Aim: Recent research has focused attention on the single nucleotide polymorphisms (SNPs) involved in the host response in periodontitis. However, so as to combine the relatively small effects of individual genes the use of multi locus genetic risk (GRS) has been proposed. This study aims to evaluate whether the genetic risk score may predict periodontitis onset and progression. Materials and methods: Fifty patients were divided into various groups according to periodontal status. Total DNA was isolated from epithelial oral cells by a masked operator and the selected SNPs were analysed. A GRS was calculated using an additive model. Results: We found a strong association only between TNF rs1800629 and diffused forms of periodontitis. Data show that GRS is able to discriminate diffused forms of periodontitis from localized ones. Finally, a progressive increase of the GRS is evident in advanced periodontitis in comparison with early forms. Discussion: In recent years, research on genetic polymorphism has had limited success in predicting the susceptibility to periodontal disease. However, our results indicate that the use of the genetic risk score could be promising. Further studies are necessary to include data from multiple genes so as to confirm our result. © 2011 Elsevier Ltd. All rights reserved. Source


Ricci M.,Nanoworld Institute | Mangano F.,Private Practice | Tercio T.,Nanoworld Institute | Tonelli P.,University of Florence | And 3 more authors.
Surface and Interface Analysis | Year: 2012

The present study was designed to evaluate the characteristics and the topography of a new implant surface. Titanium discs were manufactured using master alloy powder (Ti-6Al-4V) with a particle size of 25-45 μm as the basic material (Leader Implants, Milan, Italy). We acquired images in three different dimensional ranges of decreasing dimensions: 30 (dimensional class A), 10 (dimensional class B), and 5 μm2 (dimensional class C). For each dimensional range, we collected five (dimensional classes A and B) to ten (dimensional classes C) different images, belonging both to the center and to the edge of the slide Results In dimensional class A, implant surface showed an average roughness value (Ra) of 0.6 μm, whereas the root mean square roughness (Rrms) value was 0.78 μm. In the dimensional class B, value of Ra was 133.4 μm and value of Rrms was 161.7 μm. Finally, at a smaller level as in dimensional class C, value of Ra was 68.5 μm and Rrms was 81.05 μm. Moreover, the peak to peak value was 369.5 μm and the average height value was 187.3 μm Discussion The surface which results from direct laser fabrication process has an ideal nano-roughness to enhance protein adsorption and to facilitate precursor osteoblast adhesion. In conclusion, direct laser forming surface seems to be a promising technique for forming dental implants from titanium alloys. Copyright © 2012 John Wiley & Sons, Ltd. Source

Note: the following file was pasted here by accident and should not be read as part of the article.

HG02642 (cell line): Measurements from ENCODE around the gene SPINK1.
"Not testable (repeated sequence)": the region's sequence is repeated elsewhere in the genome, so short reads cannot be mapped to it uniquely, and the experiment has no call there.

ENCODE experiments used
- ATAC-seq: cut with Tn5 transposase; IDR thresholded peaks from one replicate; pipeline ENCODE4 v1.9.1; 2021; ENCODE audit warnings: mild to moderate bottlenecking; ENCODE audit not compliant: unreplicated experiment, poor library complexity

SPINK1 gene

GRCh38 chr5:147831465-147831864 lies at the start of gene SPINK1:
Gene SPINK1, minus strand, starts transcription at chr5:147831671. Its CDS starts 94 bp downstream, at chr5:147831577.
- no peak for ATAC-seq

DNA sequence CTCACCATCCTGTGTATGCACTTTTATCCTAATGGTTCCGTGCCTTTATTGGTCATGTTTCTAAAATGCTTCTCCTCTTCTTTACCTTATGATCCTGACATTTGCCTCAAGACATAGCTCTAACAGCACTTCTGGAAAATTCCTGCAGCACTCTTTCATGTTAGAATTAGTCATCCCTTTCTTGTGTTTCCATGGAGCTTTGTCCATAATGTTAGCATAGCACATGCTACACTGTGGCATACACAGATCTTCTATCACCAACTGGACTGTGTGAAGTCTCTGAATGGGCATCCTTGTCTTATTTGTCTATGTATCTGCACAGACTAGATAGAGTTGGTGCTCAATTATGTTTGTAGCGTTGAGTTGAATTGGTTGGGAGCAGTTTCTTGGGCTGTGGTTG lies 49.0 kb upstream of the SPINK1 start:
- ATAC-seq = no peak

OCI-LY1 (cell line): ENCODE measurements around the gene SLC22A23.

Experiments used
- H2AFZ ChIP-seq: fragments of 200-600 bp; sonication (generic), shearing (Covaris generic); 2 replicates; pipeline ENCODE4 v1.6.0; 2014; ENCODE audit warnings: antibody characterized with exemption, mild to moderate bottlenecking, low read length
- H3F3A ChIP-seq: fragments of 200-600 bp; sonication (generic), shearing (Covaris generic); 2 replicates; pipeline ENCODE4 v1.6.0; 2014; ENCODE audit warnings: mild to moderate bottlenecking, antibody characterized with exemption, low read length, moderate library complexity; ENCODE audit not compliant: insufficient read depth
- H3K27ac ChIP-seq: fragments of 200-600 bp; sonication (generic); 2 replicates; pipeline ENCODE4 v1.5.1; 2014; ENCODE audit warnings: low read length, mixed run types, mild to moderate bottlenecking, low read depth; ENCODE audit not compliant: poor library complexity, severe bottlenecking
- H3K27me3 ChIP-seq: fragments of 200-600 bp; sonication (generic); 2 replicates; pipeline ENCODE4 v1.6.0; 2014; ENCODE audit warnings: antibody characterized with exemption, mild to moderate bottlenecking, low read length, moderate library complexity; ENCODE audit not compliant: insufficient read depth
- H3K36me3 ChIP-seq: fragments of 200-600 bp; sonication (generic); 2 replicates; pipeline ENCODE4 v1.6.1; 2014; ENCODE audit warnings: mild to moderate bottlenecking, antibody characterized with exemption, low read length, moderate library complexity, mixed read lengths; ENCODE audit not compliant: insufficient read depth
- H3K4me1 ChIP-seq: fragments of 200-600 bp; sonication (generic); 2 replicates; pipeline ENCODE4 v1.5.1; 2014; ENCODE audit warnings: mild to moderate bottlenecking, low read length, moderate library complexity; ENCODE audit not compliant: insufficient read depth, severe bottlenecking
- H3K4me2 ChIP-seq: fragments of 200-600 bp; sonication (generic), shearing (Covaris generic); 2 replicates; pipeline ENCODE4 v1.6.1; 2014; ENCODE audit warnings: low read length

Ricci M.,Istituto Stomatologico Tirreno | Marchisio O.,Istituto Stomatologico Tirreno | Genovesi A.M.,Istituto Stomatologico Tirreno | Gelpi F.,Istituto Stomatologico Tirreno | And 10 more authors.
Minerva Stomatologica | Year: 2013

Background: The aim of present study was to clinically assess and compare a sonic toothbrush versus a rotating oscillating power toothbrush on plaque removal and gingival health in reducing plaque and bleeding on probing. Methods: Patients were selected according to specific inclusion and exclusion criteria and they were enrolled in test group or control group using Random Allocation Software. Visual score plaque index (PI) was recorded by the same blind operator using a plaque revelator and bleeding on probing (BoP) index was recorded using a periodontal probe at baseline, 15th day and 30th day. Results: The group of patients who used sonic toothbrush showed a greater reduction of PI and BoP comparing with patients who used rotating-oscillating power toothbrush. Conclusions: Although this pilot study has several limitations, it seems to indicate that sonic toothbrushes are capable of removing plaque and reducing bleeding on probing better than electric toothbrushes. Source